The Burgos basin, which extends through the northern states of Nuevo León, Tamaulipas and Coahuila, holds huge reserves of conventional gas, which began to be tapped in the past decade.

Since 2011, PEMEX has drilled at least six wells for shale gas in the states of Nuevo León and Coahuila. It is also preparing for further exploration in the southeastern state of Veracruz.

The company has identified five regions with potential unconventional gas resources from the north of Veracruz to Chihuahua, on the U.S. border.

The U.S. Energy Information Administration (EIA) ranks Mexico sixth in the world for technically recoverable gas, behind China, Argentina, Algeria, the United States and Canada, based on examination of 137 deposits in 42 countries.

The recovery of shale gas requires enormous quantities of water and a broad range of chemicals. The process generates large amounts of waste fluids, which contain dissolved chemicals and other contaminants that require treatment before recycling or disposal, according to the environmental watchdog Greenpeace.

The study “Sismicidad en el estado de Nuevo León”, published in January on seismic activity in that state, concluded that the quakes in northeast Mexico are associated with both natural structures and human actions that modify the rock layer and the pressure in the fluids near the surface.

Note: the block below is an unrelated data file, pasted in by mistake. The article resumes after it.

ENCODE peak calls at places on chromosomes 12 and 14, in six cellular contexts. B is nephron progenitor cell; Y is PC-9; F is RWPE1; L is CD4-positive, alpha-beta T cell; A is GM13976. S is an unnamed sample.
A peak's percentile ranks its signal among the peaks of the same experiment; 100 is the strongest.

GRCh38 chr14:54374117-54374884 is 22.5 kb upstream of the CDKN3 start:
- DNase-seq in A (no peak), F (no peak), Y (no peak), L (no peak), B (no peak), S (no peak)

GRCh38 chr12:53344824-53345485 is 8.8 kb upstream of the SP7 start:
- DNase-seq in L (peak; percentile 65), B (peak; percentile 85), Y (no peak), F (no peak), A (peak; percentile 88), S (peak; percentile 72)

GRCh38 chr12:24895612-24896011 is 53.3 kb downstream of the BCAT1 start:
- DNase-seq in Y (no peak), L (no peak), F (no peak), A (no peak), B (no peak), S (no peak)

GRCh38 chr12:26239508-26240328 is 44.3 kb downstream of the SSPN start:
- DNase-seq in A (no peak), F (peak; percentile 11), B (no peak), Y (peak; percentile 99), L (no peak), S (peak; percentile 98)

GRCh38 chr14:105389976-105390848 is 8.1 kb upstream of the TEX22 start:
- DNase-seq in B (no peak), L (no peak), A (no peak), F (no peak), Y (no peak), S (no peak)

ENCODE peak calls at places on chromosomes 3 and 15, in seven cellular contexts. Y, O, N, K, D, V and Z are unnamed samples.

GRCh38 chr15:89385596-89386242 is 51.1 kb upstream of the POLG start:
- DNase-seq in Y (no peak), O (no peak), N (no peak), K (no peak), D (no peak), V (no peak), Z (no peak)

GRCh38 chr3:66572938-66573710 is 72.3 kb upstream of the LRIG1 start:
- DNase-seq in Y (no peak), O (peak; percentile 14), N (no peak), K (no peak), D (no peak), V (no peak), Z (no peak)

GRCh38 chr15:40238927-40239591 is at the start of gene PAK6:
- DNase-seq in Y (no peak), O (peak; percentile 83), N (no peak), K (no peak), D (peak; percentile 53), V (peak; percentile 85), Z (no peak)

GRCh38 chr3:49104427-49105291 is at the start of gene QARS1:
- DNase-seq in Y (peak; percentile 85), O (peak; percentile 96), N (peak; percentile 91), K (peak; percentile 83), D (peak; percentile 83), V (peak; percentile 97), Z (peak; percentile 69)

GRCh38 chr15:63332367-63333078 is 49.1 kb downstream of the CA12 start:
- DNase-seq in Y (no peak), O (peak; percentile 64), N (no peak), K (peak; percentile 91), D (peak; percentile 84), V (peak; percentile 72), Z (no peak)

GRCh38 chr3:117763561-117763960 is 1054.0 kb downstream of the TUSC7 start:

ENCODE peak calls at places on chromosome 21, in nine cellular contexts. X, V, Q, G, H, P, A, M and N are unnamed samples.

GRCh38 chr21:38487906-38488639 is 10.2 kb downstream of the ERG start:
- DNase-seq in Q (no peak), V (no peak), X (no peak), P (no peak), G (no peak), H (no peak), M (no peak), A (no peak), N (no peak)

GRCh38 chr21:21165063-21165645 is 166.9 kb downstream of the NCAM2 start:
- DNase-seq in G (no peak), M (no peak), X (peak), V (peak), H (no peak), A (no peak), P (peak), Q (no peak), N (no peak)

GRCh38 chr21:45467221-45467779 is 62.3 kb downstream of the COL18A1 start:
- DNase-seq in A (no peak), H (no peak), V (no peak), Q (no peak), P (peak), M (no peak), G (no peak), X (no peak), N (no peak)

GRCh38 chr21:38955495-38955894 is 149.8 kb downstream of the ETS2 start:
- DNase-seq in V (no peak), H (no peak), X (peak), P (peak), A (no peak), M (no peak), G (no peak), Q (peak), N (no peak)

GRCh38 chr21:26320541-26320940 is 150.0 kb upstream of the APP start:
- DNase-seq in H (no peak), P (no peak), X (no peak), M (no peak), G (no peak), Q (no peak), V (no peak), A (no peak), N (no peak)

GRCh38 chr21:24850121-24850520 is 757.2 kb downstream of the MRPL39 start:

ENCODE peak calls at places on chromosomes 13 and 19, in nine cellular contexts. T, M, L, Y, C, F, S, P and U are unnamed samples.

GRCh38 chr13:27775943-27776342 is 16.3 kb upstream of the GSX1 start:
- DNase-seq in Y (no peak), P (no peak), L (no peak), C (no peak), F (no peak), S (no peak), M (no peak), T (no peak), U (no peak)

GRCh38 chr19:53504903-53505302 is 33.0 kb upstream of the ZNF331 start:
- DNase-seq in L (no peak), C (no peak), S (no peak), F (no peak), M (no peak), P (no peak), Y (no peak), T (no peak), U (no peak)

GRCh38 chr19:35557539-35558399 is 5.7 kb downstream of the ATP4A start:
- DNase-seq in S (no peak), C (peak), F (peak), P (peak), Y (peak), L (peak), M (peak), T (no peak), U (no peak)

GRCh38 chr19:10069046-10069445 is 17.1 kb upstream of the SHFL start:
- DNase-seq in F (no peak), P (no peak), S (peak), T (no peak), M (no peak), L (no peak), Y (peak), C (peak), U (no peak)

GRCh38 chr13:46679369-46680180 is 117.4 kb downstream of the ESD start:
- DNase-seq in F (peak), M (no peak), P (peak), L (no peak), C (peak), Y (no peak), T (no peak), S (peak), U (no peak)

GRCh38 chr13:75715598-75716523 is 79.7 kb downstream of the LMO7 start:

The report, by academics at the Civil Engineering Faculty of the Autonomous University of Nuevo León, attributes several earthquakes that have occurred since 2004 to activities such as the extraction of unconventional natural gas in the Burgos basin.

Other factors mentioned by the study are the overexploitation of aquifers by potato producers along the border between Coahuila and Nuevo León and barite mining in Nuevo León.

The total number of water wells drilled in the basin has risen from just under 5,000 in 2004 to 7,000 today.

A study on the environmental impact of the Poza Rica Altamira y Aceite Terciario del Golfo 2013-2035 regional oil project, which extends across the states of Veracruz, Hidalgo (in the centre) and Puebla (in the south), anticipates a rise in demand for water for fracking in the north of the country, where water is scarce.